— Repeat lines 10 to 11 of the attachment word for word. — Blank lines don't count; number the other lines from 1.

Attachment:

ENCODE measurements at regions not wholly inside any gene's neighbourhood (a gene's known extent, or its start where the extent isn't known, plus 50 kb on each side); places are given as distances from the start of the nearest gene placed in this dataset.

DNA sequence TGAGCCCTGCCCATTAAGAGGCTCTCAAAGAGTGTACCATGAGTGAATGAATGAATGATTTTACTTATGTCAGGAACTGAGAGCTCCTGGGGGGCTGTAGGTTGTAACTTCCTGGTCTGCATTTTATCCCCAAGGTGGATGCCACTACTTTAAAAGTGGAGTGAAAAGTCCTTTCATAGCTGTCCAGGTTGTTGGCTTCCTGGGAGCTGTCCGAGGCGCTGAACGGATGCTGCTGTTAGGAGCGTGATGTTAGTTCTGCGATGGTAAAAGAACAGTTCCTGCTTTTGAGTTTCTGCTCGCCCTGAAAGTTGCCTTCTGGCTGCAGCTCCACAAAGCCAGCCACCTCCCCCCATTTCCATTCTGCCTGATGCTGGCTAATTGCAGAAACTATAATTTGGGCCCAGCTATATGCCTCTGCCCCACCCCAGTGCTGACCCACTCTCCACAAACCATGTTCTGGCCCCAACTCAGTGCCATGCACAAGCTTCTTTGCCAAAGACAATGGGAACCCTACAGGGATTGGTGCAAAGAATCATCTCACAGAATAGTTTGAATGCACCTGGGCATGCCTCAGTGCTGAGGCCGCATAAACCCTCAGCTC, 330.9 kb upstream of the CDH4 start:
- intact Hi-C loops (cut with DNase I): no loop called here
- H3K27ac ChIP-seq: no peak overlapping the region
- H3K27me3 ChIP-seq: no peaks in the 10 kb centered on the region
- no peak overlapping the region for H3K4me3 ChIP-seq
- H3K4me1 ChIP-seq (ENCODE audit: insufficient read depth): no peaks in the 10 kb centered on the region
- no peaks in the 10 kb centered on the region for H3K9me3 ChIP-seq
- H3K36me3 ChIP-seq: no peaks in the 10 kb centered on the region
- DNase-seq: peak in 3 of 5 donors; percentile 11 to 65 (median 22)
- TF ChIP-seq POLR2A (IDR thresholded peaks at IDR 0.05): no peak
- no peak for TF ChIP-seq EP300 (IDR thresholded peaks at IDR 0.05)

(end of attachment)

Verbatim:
- DNase-seq: peak in 3 of 5 donors; percentile 11 to 65 (median 22)
- TF ChIP-seq POLR2A (IDR thresholded peaks at IDR 0.05): no peak